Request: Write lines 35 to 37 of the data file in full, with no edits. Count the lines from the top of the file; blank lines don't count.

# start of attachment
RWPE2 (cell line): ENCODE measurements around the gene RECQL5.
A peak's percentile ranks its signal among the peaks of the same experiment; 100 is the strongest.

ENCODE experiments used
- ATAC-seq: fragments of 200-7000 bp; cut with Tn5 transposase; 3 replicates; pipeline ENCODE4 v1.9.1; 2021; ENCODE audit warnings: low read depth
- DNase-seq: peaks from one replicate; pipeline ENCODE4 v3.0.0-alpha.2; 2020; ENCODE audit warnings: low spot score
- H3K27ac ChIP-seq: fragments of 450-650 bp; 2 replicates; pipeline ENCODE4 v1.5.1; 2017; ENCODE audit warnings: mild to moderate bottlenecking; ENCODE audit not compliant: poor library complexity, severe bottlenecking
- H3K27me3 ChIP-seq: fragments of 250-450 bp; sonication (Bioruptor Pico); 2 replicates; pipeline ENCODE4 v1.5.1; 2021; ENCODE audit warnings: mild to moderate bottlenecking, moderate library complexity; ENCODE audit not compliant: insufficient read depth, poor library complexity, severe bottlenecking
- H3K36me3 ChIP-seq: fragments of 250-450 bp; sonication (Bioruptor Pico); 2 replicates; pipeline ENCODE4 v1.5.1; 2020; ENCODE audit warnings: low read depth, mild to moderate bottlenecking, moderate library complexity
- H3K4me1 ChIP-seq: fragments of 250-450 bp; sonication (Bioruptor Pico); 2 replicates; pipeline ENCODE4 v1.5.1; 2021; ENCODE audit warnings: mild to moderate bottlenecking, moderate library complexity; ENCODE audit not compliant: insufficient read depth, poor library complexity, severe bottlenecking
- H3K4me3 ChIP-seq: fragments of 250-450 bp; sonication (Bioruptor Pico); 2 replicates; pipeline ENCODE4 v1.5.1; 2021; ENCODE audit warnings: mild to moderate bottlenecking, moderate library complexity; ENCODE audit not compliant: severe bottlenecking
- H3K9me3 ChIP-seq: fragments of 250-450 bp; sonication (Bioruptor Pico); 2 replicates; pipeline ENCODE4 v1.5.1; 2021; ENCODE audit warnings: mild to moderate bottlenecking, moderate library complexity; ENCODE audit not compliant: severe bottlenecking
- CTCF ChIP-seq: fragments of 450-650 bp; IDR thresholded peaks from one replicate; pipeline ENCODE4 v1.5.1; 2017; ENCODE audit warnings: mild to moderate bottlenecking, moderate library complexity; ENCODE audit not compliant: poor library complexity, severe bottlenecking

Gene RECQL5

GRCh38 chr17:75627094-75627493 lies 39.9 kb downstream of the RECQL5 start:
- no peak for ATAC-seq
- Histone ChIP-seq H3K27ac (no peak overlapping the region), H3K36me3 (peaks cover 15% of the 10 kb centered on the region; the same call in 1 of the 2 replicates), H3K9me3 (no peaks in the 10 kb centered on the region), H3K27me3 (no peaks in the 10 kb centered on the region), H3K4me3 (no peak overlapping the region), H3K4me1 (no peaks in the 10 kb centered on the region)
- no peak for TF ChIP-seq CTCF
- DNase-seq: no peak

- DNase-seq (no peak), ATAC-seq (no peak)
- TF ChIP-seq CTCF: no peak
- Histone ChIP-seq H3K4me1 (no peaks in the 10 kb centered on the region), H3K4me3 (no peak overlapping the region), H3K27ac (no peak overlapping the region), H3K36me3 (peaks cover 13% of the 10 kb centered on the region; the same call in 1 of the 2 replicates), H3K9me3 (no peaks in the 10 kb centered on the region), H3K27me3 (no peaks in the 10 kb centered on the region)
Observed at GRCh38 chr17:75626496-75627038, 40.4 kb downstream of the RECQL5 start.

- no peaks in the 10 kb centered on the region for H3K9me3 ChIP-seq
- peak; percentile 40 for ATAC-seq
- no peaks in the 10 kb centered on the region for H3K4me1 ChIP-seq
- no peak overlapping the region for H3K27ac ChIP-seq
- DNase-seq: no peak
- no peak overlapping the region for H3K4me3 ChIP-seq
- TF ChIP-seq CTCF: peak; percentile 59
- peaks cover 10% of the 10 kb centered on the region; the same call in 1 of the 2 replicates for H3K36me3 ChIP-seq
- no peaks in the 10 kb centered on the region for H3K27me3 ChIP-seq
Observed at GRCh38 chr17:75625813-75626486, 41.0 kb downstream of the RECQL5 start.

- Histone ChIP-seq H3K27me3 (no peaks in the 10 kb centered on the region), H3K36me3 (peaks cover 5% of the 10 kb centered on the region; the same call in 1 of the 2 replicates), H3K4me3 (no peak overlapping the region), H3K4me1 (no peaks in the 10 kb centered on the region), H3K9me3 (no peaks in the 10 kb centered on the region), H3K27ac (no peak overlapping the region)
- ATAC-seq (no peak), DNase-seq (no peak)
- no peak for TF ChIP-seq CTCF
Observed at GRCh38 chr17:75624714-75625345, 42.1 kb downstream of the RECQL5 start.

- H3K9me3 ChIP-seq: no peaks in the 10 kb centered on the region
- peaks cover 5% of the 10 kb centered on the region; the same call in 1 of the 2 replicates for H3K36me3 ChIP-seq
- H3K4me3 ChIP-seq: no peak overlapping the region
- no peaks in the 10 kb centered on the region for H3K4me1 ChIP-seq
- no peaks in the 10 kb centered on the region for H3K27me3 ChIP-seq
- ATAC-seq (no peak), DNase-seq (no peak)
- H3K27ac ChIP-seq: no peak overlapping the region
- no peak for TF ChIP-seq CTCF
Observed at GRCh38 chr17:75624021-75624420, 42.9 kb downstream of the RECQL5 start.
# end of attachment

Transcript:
- no peak for TF ChIP-seq CTCF
Observed at GRCh38 chr17:75624714-75625345, 42.1 kb downstream of the RECQL5 start.

- H3K9me3 ChIP-seq: no peaks in the 10 kb centered on the region